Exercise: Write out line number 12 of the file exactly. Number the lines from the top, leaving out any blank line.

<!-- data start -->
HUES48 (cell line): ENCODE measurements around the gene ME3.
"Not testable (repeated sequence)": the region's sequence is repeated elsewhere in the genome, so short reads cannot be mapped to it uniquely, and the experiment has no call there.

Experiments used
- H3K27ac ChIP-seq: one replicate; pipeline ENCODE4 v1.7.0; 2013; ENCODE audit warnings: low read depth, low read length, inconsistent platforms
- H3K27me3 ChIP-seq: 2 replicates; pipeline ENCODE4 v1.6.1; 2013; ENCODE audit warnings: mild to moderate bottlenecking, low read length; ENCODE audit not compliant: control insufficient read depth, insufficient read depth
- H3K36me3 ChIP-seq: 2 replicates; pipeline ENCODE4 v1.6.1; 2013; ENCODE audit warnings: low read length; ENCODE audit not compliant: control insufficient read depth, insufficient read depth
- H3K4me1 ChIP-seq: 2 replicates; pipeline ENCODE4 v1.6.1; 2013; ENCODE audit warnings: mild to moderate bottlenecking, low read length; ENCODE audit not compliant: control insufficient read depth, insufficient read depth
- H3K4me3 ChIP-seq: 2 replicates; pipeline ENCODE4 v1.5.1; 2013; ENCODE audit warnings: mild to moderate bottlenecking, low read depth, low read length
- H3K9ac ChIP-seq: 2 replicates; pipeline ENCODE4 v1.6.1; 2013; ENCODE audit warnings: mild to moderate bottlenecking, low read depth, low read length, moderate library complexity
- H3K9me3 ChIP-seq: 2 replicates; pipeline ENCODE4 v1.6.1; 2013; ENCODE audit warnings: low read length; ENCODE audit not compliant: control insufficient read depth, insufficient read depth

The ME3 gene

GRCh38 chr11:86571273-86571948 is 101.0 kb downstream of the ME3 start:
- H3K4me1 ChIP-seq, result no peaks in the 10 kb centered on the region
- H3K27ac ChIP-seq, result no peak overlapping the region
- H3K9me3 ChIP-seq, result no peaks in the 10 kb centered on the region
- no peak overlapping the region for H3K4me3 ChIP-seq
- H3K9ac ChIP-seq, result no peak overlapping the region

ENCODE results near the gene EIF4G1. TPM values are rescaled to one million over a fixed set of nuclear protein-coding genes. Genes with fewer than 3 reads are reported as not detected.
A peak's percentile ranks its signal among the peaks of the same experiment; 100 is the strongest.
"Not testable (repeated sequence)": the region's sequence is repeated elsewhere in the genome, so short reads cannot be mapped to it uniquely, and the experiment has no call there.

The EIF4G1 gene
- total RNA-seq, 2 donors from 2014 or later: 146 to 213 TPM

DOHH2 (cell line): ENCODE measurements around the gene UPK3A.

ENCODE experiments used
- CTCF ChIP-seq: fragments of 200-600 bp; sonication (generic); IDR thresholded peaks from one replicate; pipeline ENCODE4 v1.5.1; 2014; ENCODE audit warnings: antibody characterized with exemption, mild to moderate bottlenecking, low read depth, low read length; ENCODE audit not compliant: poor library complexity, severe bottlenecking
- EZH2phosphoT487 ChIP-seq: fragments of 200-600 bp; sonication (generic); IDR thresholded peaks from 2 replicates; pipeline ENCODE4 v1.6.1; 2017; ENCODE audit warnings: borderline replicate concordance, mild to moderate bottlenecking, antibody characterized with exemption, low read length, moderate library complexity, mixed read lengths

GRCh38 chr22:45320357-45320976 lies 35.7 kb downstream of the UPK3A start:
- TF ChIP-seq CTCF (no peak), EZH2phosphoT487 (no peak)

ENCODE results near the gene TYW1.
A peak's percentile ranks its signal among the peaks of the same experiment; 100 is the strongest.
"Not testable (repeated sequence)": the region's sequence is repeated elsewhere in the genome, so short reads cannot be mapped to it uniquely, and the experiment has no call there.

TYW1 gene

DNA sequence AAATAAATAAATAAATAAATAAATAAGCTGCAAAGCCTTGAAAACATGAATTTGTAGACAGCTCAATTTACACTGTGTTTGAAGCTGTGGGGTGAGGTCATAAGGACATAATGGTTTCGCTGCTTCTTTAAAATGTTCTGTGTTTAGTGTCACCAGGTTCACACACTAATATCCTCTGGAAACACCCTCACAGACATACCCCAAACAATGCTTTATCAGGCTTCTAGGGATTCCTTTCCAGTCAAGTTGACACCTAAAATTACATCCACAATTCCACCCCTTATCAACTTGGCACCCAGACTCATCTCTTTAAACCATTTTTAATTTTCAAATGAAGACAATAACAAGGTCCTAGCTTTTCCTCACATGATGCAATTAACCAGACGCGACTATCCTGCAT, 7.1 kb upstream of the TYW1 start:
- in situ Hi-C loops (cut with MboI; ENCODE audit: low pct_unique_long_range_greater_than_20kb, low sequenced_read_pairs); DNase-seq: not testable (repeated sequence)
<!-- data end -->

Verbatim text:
GRCh38 chr11:86571273-86571948 is 101.0 kb downstream of the ME3 start: